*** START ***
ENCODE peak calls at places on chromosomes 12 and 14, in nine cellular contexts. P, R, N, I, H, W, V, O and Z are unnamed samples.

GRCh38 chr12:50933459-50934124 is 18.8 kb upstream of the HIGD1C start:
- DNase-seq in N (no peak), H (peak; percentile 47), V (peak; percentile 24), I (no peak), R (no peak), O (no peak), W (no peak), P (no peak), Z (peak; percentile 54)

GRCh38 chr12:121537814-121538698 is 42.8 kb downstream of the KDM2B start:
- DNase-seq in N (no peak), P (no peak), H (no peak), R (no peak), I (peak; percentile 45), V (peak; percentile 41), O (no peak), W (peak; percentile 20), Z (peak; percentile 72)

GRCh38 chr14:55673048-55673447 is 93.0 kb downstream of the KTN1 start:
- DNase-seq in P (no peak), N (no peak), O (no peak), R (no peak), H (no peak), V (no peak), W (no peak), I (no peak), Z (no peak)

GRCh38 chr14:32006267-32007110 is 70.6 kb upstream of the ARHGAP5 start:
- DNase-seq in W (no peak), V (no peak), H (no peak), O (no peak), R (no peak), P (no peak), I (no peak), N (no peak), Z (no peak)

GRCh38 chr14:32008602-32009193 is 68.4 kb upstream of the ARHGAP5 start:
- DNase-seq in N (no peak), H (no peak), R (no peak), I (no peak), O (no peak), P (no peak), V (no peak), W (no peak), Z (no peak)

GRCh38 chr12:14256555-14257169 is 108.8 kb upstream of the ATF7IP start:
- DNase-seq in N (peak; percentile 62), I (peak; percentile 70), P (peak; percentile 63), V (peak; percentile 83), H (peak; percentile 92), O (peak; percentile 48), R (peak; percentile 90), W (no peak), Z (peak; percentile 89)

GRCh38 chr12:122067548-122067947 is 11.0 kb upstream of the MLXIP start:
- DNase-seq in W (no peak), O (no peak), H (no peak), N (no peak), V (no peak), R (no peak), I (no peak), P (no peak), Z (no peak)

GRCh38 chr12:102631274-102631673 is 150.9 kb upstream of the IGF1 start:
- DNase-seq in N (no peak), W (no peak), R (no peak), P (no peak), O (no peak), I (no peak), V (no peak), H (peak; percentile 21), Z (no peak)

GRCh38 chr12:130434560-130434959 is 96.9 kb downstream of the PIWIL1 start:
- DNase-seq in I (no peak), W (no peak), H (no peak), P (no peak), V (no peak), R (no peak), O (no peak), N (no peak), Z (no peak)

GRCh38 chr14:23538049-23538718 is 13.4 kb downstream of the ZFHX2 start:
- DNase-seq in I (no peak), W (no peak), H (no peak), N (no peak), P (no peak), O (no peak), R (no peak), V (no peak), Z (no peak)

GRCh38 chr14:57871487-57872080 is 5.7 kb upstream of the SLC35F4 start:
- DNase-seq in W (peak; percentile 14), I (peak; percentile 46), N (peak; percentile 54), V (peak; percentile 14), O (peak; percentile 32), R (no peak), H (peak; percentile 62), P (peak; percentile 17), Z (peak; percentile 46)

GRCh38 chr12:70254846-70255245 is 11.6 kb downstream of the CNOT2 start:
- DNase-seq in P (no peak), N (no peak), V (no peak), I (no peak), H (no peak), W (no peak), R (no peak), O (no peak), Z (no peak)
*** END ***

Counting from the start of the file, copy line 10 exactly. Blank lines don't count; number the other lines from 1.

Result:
GRCh38 chr14:32008602-32009193 is 68.4 kb upstream of the ARHGAP5 start: